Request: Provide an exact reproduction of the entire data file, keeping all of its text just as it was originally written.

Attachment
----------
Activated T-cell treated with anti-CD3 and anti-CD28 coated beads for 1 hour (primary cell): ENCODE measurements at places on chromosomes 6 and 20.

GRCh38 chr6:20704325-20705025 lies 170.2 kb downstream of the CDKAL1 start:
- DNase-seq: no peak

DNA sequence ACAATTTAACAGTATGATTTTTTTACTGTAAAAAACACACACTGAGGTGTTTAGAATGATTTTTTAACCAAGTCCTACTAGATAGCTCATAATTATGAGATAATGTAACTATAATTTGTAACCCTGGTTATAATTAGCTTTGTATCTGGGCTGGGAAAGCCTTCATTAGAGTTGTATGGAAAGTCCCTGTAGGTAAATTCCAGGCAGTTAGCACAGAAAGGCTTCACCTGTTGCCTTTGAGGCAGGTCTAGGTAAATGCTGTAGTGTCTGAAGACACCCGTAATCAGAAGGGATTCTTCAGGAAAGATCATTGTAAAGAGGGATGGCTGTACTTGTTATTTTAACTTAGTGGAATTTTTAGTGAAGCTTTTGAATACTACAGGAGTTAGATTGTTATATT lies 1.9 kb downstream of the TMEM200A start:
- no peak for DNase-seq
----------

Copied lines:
Activated T-cell treated with anti-CD3 and anti-CD28 coated beads for 1 hour (primary cell): ENCODE measurements at places on chromosomes 6 and 20.

GRCh38 chr6:20704325-20705025 lies 170.2 kb downstream of the CDKAL1 start:
- DNase-seq: no peak

DNA sequence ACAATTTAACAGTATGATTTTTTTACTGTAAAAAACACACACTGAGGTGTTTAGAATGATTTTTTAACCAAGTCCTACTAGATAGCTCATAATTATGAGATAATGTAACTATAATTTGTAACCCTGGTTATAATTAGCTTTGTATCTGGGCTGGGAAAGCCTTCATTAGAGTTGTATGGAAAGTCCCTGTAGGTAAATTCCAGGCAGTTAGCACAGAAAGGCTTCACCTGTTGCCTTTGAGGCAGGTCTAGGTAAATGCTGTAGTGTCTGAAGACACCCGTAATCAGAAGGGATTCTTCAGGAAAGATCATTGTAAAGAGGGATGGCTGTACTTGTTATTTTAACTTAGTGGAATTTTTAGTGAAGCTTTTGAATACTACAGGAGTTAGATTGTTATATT lies 1.9 kb downstream of the TMEM200A start:
- no peak for DNase-seq